The media backlash against Pope Francis may be beginning. After relatively positive coverage last week, ABC and NBC on Monday both highlighted the Argentinean President denouncing his “medieval” views on social issues.Consider the number of times the term "medieval" is used to describe the pope's views on "social issues" while reading this report on the trial of abortion doctor Kermit Gosnell:
World News’s Ron Claiborne offered no ideological label for the country’s left-wing leader, praising, “Cristina Kirchner stands for a new view of a changing world– embracing gay marriage, sex education in schools, free contraceptives in hospitals.”
In case viewers didn’t get the point, anchor Diane Sawyer reminded that the Argentinean president “once called his views medieval.”
On NBC’s Nightly News, Anne Thompson parroted similar comments: “As Archbishop of Buenos Aires, the Pope opposed many social programs that Kirchner endorsed, including gay marriage and free contraception.”
Thompson alerted, “She, in turn, had accused him of holding positions that she said were medieval, hearkening back to the Inquisition.”
On the CBS Evening News, Bob Schieffer managed to recount the conflict without discussing Pope Francis’s “medieval” views. Instead, he remarked, “They have differed sharply on several issues in the past, including his opposition to same sex marriage and contraception.”
A medical assistant told a jury Tuesday that she snipped the spines of at least 10 babies during unorthodox late-term abortions at a West Philadelphia clinic.Now, just who would any rational person say is being "medieval" here?
Adrienne Moton's testimony as part of her guilty plea to third-degree murder, came in the capital murder trial of Dr. Kermit Gosnell, the clinic owner, who is on trial in the deaths of a patient and seven babies.
Prosecutors accuse him of killing late-term, viable babies after they were delivered alive, in violation of state abortion laws.
Gosnell's lawyer denies the murder charge and disputes that any babies were born alive. He also challenges the gestational age of the aborted fetuses, calling them inexact estimates.
Moton, the first employee to testify, sobbed as she recalled taking a cell phone photograph of one baby left in her work area. She thought he could have survived, given his size and pinkish color. She had measured him at nearly 30 weeks.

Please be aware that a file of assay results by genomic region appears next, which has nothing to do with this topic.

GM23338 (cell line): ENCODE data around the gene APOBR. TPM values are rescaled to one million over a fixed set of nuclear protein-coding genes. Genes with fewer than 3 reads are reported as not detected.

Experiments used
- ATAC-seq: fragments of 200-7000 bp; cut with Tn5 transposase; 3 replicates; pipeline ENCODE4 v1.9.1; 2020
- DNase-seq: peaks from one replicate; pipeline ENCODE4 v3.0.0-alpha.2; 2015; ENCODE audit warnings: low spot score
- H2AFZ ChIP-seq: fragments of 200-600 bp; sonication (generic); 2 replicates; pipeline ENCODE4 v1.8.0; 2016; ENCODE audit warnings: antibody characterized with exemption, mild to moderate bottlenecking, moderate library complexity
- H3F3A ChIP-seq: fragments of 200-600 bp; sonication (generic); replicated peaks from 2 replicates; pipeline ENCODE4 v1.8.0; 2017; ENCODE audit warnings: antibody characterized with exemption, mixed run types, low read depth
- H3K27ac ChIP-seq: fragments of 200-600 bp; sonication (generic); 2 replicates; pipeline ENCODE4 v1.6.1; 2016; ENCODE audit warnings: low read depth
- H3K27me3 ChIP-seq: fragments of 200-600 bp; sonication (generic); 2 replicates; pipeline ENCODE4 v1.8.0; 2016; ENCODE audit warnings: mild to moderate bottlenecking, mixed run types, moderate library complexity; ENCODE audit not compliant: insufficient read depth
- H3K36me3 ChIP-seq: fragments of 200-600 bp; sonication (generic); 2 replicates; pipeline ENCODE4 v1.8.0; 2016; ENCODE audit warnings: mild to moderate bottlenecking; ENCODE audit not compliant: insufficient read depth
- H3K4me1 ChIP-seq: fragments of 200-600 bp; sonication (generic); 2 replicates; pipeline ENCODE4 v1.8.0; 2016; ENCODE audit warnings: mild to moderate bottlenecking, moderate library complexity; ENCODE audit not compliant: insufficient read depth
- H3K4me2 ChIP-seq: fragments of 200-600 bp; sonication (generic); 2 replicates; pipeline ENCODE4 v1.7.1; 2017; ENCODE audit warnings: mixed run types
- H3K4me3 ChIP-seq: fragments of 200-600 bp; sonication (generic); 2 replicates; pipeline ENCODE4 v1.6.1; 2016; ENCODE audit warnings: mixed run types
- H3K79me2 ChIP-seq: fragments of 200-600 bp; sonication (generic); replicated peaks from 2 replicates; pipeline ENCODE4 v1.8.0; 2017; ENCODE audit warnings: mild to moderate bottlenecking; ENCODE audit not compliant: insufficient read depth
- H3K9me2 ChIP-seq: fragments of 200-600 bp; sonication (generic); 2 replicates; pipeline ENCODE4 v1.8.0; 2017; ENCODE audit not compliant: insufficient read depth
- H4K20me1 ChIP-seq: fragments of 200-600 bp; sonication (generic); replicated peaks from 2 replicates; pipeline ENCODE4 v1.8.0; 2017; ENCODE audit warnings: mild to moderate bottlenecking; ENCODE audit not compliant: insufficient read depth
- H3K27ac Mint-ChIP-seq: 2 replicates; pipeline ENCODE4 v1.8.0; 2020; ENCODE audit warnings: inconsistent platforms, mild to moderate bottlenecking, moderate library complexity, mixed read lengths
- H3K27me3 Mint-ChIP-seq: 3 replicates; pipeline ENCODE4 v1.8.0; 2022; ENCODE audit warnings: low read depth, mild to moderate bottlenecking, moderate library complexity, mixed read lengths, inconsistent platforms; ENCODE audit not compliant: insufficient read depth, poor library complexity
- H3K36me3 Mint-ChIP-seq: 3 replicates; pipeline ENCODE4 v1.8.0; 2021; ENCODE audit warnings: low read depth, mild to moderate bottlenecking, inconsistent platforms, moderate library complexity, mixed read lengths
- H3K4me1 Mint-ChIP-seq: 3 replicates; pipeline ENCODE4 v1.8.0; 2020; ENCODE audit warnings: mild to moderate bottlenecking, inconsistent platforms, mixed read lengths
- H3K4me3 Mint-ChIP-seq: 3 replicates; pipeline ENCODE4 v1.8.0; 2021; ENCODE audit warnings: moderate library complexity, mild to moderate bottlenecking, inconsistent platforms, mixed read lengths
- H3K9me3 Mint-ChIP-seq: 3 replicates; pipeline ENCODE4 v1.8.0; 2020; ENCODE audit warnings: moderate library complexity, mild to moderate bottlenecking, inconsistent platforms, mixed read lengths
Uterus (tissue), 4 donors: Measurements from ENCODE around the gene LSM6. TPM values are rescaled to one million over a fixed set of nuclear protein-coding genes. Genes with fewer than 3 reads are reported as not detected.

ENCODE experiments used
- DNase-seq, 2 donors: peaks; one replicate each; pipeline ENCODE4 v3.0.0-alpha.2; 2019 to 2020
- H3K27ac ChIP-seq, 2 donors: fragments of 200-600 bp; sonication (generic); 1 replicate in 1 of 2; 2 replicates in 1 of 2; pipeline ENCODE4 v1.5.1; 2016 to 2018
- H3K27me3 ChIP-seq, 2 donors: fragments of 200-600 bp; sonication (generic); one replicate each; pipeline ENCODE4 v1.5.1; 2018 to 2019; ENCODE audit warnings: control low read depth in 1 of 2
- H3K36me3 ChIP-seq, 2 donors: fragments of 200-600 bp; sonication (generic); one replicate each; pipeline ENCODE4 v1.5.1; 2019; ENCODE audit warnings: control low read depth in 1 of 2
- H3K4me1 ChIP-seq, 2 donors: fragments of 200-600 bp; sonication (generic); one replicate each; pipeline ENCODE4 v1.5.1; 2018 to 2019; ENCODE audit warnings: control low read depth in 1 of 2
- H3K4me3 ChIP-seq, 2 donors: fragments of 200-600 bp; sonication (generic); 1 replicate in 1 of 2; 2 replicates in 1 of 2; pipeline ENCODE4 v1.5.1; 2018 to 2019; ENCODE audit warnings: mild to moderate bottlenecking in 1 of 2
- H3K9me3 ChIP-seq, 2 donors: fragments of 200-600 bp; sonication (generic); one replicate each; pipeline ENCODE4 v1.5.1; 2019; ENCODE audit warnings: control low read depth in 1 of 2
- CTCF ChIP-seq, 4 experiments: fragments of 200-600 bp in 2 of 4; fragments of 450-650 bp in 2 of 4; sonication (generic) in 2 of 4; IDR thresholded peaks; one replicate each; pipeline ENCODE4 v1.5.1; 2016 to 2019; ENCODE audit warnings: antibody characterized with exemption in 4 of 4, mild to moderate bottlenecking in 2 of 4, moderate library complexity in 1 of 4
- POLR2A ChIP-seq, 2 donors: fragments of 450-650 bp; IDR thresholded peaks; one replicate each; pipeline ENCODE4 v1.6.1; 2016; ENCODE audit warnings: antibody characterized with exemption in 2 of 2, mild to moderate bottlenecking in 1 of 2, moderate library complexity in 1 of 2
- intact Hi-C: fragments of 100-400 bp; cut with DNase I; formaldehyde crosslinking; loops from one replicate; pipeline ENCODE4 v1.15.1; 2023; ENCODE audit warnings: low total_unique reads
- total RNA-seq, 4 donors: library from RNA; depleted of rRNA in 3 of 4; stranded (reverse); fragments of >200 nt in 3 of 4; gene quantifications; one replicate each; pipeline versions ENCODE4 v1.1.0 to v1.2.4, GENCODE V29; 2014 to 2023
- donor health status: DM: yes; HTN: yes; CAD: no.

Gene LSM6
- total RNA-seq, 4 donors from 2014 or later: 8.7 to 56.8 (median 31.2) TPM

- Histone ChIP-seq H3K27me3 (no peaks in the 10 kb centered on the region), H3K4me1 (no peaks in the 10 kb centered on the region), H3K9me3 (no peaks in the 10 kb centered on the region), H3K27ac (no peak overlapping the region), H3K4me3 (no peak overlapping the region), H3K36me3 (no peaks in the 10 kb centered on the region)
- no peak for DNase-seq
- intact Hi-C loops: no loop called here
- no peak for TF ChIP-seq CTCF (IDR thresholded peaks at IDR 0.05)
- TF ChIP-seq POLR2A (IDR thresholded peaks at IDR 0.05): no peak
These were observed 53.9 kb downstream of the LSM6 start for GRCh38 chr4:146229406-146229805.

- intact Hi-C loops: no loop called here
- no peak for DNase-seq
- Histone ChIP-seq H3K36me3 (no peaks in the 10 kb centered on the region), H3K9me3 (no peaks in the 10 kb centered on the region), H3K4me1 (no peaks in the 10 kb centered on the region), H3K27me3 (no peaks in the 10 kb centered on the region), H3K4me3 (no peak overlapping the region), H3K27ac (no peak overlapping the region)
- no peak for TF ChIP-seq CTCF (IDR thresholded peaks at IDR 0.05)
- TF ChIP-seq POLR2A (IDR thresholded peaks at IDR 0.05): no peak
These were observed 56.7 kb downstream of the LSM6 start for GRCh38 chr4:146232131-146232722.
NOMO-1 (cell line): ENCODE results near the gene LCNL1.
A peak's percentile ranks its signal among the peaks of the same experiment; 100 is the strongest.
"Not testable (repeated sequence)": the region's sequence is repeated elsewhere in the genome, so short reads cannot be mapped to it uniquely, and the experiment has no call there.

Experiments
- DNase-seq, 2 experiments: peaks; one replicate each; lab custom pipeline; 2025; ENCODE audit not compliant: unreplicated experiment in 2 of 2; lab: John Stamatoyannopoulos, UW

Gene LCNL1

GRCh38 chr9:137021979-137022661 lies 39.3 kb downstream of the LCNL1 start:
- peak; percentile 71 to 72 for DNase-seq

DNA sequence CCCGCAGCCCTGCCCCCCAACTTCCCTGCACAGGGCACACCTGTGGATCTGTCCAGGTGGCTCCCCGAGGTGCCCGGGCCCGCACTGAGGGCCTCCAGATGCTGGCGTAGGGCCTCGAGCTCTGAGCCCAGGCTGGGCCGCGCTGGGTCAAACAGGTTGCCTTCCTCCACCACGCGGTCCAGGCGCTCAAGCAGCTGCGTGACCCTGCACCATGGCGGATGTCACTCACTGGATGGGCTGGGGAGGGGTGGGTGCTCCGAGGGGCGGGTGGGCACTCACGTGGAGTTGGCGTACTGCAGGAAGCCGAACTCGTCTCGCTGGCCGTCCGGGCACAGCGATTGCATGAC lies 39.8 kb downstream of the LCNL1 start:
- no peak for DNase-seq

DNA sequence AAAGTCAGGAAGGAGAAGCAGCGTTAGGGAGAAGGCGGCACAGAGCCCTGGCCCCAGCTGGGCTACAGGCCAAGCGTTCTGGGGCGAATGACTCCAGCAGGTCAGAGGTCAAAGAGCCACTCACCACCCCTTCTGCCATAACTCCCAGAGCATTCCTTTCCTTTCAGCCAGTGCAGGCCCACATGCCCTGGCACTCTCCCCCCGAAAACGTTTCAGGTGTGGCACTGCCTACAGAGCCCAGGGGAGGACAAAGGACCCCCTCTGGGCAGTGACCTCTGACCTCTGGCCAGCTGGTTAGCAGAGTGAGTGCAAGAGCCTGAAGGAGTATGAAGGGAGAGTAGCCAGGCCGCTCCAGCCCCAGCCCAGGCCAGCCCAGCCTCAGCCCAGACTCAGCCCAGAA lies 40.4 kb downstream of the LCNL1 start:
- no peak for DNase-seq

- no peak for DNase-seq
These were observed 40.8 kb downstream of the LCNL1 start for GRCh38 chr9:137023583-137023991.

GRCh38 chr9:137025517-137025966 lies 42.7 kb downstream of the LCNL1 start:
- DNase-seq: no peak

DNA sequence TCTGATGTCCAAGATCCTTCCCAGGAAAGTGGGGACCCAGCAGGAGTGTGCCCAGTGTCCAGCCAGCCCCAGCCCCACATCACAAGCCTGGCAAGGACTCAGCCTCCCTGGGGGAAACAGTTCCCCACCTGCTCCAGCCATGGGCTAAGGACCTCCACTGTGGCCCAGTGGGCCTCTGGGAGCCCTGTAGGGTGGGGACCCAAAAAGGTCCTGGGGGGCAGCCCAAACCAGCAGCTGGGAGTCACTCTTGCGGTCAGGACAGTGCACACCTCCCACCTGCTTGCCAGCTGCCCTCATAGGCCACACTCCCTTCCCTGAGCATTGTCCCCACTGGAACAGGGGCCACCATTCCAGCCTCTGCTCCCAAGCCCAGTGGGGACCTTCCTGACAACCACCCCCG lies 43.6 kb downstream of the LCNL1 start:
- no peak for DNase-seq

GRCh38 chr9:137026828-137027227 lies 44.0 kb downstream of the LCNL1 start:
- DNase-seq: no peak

‘The aunt felt it was just best for her [the mother's] future,’ Moton testified.
Gosnell later joked that the baby was so big he could have walked to the bus stop, she said.
Jurors saw Moton's photograph of the baby on a large screen in the courtroom, which took on a bizarre look Tuesday as she testified near a hospital bed with stirrups and other aging obstetric equipment.
Denied the chance to bring jurors to the shuttered inner-city clinic, prosecutors are instead recreating a patient room in court.
Moton, 35, sobbed as she described her work at the clinic. She first met Gosnell through his niece, a school friend of hers, the Philadelphia Inquirer reported. Because of problems at home, she had moved in with Gosnell and his third wife during high school.
Later, the 35-year-old medical assistant testified that the abortion doctor helped her terminate two of her own pregnancies and she began volunteering at the clinic in January 2005 sterilizing instruments.
Not before long, the woman with no college education or medical training began administering anesthesia under the tutelage of Gosnell, whom she called 'uncle,' and then assist in abortions, including the doctor's method of 'snipping' the spinal cords of fetuses.
‘I learned it from Dr. Gosnell,’ said Moton in response to a question from Assistant District Attorney Edward Cameron.
‘I never asked why.’
‘Can you say how many you did?’ Cameron asked.
‘I could remember a good 10 times that I did it,’ Moton replied.
She earned about $10 an hour, off the books, to administer drugs, perform sonograms, help with abortions and dispose of fetal remains.
Workers got $20 bonuses for second-term abortions on Saturdays, when a half-dozen were sometimes performed.
She once had to kill a baby delivered in a toilet, cutting its neck with scissors, she said. Asked if she knew that was wrong, she said, ‘At first I didn't.’
Abortions are typically performed in utero. In Pennsylvania, abortions cannot legally be performed after the 24th week of pregnancy.
Moton has pleaded guilty to third-degree murder, which carries a 20- to 40-year term, as well as conspiracy and other charges.
She has been in prison since early 2011, when Philadelphia prosecutors released the harrowing grand jury report on Gosnell's Women's Medical Center and arrested the doctor, wife Pearl and eight current or former employees. Most of them are expected to testify.
Women and teens came from across the mid-Atlantic, often seeking late-term abortions, Moton said. She recalled one young woman from Puerto Rico who did not speak English and appeared to be 27 weeks pregnant.
Karnamaya Mongar, a 41-year-old refugee who traveled to the clinic from Virginia, died after an overdose of drugs allegedly given to her during a 2009 abortion.